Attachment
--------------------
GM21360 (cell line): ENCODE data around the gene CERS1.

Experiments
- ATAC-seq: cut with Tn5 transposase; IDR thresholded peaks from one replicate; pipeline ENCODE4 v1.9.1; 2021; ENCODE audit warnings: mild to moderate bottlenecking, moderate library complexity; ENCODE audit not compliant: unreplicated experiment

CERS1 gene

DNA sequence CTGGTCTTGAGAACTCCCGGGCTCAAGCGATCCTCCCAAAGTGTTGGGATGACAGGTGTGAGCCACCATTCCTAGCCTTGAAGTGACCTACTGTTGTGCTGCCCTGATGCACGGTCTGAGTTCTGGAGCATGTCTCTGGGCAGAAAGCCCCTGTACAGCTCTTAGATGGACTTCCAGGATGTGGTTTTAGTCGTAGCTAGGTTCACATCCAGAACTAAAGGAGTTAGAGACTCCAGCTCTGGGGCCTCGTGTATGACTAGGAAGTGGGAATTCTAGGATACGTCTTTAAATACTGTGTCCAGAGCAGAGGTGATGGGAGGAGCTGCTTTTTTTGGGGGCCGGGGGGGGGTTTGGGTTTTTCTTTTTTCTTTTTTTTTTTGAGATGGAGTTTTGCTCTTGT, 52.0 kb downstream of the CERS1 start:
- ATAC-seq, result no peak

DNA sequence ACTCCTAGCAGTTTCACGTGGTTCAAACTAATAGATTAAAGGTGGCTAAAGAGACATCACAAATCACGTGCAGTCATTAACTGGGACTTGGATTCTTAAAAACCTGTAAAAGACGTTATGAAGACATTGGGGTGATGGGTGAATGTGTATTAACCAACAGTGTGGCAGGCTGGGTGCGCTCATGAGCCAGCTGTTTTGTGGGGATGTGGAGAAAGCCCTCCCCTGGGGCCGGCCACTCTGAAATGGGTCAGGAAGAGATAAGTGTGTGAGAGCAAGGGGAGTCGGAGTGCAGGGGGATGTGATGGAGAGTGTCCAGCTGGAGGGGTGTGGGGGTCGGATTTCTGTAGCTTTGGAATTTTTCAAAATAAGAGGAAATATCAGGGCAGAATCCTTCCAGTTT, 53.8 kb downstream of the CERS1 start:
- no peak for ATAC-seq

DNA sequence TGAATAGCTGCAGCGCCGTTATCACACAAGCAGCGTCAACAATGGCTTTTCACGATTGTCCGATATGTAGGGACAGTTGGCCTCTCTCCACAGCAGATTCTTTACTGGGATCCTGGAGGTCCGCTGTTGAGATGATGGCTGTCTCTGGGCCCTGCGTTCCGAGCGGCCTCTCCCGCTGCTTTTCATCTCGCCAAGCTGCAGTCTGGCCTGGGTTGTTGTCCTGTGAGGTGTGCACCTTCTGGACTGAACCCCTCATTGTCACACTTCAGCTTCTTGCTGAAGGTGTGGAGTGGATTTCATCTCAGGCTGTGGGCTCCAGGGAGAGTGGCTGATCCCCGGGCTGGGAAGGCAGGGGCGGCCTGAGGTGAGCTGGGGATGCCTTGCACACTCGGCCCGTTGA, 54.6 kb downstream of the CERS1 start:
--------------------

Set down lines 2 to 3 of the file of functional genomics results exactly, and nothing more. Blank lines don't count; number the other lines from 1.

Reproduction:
Experiments
- ATAC-seq: cut with Tn5 transposase; IDR thresholded peaks from one replicate; pipeline ENCODE4 v1.9.1; 2021; ENCODE audit warnings: mild to moderate bottlenecking, moderate library complexity; ENCODE audit not compliant: unreplicated experiment